Chicago Citizenship Attorney
Naturalization Guidance in Cook County
Many immigrants hope to eventually become permanent citizens of the United States. To do so, they must first become lawful permanent residents, which involves obtaining green cards. Lawful permanent residents must meet several additional eligibility requirements before they can apply to become U.S. citizens.
Our Chicago citizenship lawyer at Aparicio Immigration Law can serve as your guide and advocate through each phase of the naturalization process. Our attorney is an immigrant himself and understands the symbolic and practical importance of becoming a U.S. citizen. When you hire our firm, you will work directly with him throughout your case. We have successfully assisted numerous clients with all matters of immigration, and our track record speaks for itself.
What is Naturalization?
The naturalization process involves granting U.S. citizenship to someone who meets the requirements set in the Immigration Act and Nationality Act (INA).
Qualifying for United States Citizenship
Only lawful permanent residents can qualify to naturalize and become United States citizens. To become a lawful permanent resident, you must first procure a green card. However, you cannot begin the naturalization process immediately after securing your green card.
If you wish to apply for naturalization, you must first undergo a mandatory waiting period. The waiting period “starts” automatically as soon as you receive your green card and become a lawful permanent resident. The amount of time you must wait depends on how you obtained your green card and other situational factors.
Green Card Through Marriage
If you acquired your green card through marriage to a U.S. citizen, you can begin the naturalization process after 3 years of continuous presence in the country. You must also accumulate at least 1.5 years (or 18 months) of physical presence during that time.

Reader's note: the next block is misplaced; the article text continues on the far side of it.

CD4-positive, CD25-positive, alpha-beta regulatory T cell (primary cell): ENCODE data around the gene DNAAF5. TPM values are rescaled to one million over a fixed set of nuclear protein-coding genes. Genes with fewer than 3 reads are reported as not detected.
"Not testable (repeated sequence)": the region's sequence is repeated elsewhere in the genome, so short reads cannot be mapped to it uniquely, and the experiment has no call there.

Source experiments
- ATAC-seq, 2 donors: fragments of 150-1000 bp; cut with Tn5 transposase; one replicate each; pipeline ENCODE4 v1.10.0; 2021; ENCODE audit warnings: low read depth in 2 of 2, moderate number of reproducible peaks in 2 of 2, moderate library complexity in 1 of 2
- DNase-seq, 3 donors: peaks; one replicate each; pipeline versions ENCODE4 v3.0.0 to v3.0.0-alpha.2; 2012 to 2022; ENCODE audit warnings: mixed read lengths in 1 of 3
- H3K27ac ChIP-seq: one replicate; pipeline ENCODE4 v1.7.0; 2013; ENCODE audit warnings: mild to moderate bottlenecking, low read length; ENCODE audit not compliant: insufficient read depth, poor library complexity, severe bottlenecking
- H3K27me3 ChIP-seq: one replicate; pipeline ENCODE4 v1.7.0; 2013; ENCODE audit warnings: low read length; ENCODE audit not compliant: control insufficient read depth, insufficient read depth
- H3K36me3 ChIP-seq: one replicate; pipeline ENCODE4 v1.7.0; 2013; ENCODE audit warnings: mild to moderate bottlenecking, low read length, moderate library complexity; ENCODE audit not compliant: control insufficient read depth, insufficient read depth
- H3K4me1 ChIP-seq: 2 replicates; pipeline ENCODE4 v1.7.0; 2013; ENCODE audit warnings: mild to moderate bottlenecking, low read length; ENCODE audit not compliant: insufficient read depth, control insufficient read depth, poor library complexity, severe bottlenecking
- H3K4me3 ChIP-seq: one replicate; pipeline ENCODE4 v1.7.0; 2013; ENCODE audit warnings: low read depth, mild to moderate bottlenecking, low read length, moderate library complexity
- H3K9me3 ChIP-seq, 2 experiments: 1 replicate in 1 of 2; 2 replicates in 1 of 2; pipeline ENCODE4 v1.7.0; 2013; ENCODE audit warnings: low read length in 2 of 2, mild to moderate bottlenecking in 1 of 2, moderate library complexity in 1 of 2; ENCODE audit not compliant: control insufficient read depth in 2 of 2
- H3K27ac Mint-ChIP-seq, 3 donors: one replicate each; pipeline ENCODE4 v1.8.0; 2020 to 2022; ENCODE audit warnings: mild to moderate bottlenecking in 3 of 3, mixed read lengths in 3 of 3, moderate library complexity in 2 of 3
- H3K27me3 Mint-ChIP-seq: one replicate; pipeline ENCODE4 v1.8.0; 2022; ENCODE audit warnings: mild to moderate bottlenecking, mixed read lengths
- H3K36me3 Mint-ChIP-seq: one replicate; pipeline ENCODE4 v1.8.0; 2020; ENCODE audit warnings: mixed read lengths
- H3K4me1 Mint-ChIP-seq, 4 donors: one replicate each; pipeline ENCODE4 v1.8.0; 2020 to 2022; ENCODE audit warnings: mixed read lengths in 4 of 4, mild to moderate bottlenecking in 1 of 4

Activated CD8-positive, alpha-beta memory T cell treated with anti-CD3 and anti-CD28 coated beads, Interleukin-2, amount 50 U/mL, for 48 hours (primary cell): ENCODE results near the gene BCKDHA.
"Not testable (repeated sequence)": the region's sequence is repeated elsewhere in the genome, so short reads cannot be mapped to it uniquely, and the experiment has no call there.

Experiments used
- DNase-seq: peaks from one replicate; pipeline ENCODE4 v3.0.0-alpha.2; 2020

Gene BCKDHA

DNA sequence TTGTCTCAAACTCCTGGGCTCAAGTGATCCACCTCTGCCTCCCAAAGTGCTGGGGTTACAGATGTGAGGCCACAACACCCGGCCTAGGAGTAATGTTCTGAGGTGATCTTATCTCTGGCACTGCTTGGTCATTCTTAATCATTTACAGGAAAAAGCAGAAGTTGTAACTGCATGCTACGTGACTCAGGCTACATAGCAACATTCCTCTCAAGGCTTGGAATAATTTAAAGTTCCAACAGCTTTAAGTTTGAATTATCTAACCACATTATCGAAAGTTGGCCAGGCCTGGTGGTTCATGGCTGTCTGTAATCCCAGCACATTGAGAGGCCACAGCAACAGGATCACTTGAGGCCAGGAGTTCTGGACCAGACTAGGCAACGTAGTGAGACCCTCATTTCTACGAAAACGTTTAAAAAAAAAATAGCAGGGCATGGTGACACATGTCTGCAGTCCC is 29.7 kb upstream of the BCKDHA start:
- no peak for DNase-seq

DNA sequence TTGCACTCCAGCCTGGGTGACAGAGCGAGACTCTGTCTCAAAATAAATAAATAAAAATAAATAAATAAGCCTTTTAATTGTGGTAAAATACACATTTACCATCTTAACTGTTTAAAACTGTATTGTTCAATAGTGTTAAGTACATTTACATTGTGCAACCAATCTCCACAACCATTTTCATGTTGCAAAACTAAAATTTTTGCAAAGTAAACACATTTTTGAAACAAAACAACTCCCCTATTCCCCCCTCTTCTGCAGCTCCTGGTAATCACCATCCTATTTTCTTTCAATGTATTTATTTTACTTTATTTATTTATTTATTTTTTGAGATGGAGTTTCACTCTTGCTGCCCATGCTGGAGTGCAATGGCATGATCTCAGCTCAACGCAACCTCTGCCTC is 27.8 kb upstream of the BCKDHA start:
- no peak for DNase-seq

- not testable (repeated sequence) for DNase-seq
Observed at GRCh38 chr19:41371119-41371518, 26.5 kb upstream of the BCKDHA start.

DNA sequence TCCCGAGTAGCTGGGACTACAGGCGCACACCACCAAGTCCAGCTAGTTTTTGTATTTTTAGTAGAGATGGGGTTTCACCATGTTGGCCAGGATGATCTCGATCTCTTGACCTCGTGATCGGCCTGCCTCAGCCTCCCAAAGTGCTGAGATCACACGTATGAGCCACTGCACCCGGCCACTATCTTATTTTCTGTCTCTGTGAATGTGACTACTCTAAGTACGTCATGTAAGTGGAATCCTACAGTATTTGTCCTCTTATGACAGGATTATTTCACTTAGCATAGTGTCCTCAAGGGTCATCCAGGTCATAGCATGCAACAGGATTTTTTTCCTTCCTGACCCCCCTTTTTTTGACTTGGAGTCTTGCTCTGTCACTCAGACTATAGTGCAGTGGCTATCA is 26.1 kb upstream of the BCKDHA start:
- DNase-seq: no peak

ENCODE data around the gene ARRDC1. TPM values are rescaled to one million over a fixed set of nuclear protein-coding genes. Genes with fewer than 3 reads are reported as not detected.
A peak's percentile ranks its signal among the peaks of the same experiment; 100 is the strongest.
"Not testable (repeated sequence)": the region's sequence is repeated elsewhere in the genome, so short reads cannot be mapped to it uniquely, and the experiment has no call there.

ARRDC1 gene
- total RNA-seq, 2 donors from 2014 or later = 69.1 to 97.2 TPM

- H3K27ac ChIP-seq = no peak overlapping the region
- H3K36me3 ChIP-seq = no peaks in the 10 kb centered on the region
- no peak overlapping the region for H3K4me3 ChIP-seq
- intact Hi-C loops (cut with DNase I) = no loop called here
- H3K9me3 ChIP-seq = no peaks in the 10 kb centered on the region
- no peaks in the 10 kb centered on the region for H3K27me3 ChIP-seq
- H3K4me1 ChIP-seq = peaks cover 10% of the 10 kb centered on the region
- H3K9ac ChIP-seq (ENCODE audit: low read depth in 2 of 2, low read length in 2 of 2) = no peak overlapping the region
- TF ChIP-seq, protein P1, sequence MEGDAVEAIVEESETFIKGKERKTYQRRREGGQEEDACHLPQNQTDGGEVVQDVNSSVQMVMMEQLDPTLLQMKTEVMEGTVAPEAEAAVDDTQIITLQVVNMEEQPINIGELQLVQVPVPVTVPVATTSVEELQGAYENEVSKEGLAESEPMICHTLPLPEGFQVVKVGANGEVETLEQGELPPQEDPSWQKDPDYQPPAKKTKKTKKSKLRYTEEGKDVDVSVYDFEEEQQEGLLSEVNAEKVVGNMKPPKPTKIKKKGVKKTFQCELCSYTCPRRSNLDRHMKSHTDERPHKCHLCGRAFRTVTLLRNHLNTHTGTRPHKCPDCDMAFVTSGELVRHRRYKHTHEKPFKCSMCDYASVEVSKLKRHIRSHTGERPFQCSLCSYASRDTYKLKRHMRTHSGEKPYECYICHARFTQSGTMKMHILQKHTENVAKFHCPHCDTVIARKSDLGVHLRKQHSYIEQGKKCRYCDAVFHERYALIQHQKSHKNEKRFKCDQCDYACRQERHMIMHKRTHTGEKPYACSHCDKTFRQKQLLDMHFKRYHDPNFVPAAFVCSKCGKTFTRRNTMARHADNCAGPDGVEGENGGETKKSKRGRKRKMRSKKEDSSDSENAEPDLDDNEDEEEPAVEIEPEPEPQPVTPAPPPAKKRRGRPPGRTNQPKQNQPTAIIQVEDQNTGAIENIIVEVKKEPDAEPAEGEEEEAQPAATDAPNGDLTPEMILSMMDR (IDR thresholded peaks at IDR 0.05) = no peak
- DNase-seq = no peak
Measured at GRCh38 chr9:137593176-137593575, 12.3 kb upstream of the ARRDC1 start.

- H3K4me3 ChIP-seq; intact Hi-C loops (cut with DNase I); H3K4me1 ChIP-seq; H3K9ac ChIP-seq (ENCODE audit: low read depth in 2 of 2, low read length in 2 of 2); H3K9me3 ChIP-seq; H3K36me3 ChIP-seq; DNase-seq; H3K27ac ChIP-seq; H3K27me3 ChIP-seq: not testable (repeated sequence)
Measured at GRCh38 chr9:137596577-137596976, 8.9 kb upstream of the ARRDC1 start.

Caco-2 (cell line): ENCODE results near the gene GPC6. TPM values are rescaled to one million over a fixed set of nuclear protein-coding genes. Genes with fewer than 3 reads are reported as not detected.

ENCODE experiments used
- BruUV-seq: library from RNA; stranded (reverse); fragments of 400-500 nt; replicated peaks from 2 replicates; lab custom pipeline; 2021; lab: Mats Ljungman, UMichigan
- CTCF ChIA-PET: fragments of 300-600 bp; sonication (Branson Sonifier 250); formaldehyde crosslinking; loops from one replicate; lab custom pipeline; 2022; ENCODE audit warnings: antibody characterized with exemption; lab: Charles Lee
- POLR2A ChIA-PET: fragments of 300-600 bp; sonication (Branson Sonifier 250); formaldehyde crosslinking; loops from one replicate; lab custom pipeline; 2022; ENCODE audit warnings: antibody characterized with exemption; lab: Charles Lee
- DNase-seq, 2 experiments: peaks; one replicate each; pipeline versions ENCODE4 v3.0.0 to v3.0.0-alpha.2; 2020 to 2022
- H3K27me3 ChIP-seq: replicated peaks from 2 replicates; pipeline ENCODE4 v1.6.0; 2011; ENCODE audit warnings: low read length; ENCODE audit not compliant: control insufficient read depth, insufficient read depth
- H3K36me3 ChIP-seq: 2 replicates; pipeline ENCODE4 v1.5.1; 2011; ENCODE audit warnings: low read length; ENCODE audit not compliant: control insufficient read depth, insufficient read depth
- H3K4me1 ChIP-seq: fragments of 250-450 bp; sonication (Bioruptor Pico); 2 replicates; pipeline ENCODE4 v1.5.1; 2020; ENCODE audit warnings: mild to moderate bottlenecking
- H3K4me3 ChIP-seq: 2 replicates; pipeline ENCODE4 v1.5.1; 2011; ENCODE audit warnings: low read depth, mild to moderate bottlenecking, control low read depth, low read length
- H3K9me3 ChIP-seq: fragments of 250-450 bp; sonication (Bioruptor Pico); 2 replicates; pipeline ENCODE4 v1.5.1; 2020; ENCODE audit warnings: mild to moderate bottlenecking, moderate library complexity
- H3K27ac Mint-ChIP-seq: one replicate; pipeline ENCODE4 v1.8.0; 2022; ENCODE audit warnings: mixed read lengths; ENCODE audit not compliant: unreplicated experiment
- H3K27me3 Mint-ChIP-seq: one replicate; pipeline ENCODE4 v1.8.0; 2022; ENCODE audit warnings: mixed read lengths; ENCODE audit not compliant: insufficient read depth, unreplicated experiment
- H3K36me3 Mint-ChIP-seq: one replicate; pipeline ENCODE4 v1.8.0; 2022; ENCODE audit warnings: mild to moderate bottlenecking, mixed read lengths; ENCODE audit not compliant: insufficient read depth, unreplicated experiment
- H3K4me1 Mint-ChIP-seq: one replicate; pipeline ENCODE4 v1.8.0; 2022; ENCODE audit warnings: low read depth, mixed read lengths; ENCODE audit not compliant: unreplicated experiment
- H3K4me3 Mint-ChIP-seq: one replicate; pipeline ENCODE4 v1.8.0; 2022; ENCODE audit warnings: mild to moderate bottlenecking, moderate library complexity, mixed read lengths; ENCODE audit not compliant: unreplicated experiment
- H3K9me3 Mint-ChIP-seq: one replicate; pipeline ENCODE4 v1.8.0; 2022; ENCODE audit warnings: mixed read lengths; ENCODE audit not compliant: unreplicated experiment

Green Card Through Employment
If you procured your green card through most other means (such as employment-based immigration), you must accrue 5 years of continuous presence before you can apply for naturalization. You must also accumulate at least 2.5 years (or 30 months) of physical presence in that time.
Continuous presence involves maintaining a primary residence in the United States. You can disrupt continuous presence by traveling outside the country for a period longer than six months at any one time.
Physical preference refers to the number of days you spend physically located inside the country. You must stay within the United States for at least half of your mandatory waiting period.
In addition to meeting continuous and physical presence requirements, you must:
- Be at least 18 years old
- Be a resident of the state from which you are applying for at least 3 months prior to submitting your application materials
- Be willing to serve in the U.S. military (or perform civilian service) if called upon
- Register for the Selective Service System if you are male and lived in the country between the ages of 18 and 25
- Demonstrate “good moral character”
You will generally be considered to have “good moral character” if you have not been convicted of certain types of violent, fraud-related, or drug-related crimes. Our Chicago citizenship attorney can assess your eligibility and work to ensure you meet all requirements before applying for naturalization.
The Naturalization Process
Once you meet all eligibility requirements, you can begin the process of becoming a permanent U.S. citizen. Prospective citizens can often get a head start by submitting their Application for Naturalization in the 90-day window before their mandatory waiting periods conclude. After receiving your application, United States Citizenship and Immigration Services (USCIS) will schedule a biometrics appointment at your local USCIS office. This involves the collection of your fingerprints and the initiation of a background check.